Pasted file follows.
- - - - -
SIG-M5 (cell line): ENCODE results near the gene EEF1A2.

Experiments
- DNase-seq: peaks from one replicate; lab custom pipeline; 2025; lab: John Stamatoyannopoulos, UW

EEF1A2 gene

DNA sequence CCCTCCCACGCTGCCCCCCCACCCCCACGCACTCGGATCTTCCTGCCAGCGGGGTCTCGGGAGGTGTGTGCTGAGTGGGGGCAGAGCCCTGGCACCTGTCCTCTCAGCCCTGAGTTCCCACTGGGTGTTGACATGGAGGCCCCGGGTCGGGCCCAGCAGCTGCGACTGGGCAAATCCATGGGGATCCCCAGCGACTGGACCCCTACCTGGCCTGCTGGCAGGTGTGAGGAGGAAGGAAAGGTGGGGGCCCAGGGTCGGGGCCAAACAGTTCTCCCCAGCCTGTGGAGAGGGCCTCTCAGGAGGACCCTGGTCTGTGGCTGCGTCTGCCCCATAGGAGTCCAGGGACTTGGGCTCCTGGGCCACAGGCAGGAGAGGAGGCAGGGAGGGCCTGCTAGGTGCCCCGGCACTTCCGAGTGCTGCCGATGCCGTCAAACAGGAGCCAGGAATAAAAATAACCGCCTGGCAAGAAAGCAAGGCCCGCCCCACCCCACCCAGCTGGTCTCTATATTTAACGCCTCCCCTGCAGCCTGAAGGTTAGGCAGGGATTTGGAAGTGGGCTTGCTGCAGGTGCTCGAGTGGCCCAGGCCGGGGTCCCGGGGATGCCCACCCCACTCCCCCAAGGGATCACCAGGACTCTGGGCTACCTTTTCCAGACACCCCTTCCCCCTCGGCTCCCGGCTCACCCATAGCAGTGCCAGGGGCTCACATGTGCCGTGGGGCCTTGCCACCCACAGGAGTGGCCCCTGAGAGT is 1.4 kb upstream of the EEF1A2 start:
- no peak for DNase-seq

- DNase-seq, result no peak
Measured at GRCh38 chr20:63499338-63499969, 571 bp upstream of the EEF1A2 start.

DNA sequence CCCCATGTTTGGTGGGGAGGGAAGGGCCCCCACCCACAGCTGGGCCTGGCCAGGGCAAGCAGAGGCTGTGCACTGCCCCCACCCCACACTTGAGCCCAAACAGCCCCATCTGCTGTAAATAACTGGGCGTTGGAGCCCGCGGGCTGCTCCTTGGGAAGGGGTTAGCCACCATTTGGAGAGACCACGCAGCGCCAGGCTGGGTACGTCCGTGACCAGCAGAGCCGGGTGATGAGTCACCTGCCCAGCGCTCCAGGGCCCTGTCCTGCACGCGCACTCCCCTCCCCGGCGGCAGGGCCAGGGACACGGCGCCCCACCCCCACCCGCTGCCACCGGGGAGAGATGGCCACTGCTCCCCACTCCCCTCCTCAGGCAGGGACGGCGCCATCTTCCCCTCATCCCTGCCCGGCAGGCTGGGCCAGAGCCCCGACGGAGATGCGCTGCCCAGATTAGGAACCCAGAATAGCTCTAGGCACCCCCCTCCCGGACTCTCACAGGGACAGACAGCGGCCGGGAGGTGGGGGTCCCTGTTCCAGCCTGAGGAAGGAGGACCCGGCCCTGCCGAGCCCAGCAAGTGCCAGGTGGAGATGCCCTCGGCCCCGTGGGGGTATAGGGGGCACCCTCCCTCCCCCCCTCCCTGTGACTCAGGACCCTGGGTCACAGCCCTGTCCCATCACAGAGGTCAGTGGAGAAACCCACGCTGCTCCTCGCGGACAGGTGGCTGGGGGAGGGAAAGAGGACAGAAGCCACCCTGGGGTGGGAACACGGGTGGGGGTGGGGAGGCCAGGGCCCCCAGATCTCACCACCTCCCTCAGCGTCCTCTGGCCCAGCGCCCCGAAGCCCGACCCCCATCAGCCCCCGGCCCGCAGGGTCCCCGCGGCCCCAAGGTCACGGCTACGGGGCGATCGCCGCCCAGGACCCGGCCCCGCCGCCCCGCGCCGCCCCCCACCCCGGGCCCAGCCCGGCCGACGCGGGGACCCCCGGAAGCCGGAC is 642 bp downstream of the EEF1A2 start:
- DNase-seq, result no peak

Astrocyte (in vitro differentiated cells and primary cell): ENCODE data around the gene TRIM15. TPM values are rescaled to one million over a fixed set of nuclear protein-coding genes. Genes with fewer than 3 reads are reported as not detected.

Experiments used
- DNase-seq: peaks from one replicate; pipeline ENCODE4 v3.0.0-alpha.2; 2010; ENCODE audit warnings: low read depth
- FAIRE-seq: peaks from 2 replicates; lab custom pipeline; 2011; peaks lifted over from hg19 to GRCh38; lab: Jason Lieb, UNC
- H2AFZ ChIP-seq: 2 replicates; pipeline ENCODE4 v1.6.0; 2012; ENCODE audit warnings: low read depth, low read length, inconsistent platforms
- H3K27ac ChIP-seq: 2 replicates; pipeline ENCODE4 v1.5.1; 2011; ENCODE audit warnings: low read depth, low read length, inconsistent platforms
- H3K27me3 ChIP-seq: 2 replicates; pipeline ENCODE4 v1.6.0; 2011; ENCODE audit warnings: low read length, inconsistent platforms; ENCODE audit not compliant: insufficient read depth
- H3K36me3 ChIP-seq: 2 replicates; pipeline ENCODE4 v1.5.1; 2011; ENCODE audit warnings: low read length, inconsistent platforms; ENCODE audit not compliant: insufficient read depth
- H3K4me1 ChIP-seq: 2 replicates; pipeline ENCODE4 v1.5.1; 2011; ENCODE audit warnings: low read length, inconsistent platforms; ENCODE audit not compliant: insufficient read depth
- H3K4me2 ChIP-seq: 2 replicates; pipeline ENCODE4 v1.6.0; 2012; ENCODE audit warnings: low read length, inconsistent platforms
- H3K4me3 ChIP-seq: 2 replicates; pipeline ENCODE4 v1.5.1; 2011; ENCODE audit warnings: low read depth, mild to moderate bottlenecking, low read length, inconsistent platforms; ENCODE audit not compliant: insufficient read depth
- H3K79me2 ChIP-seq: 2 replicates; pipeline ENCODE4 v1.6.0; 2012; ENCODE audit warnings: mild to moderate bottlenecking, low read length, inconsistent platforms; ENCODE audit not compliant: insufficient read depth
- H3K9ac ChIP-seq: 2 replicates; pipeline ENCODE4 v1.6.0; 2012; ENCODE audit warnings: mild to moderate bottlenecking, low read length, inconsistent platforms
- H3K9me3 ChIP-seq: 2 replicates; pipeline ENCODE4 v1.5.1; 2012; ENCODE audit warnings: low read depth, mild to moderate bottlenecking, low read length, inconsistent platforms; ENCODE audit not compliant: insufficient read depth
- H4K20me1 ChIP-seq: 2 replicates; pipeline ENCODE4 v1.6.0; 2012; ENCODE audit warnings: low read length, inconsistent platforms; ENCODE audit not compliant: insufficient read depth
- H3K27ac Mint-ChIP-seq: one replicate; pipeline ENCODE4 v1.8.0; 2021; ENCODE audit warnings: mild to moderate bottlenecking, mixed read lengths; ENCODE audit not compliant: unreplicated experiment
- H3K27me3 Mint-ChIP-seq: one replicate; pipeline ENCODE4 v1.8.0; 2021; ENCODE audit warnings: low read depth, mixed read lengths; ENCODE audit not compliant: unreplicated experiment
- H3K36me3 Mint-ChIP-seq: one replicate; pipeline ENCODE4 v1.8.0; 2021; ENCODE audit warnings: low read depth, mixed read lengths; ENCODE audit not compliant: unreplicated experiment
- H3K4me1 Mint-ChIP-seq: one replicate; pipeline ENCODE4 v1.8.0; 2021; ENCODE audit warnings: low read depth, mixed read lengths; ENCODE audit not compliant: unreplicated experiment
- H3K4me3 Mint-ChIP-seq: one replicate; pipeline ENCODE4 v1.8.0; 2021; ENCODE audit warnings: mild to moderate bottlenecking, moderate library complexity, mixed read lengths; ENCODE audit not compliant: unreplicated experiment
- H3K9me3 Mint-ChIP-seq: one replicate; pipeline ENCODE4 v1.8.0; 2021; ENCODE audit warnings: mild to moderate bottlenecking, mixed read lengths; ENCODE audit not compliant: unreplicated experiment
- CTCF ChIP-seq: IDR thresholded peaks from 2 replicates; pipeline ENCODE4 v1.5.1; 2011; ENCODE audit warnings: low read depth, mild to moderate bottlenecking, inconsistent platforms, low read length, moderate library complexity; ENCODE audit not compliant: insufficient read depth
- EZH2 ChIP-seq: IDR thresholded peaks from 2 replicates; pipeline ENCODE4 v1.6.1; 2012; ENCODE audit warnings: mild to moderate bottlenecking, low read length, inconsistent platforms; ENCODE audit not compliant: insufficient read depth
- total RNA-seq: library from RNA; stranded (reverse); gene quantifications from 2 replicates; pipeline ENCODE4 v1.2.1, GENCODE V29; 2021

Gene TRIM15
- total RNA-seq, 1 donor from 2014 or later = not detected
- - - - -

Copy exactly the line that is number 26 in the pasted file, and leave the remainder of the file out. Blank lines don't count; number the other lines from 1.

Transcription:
- H3K27ac Mint-ChIP-seq: one replicate; pipeline ENCODE4 v1.8.0; 2021; ENCODE audit warnings: mild to moderate bottlenecking, mixed read lengths; ENCODE audit not compliant: unreplicated experiment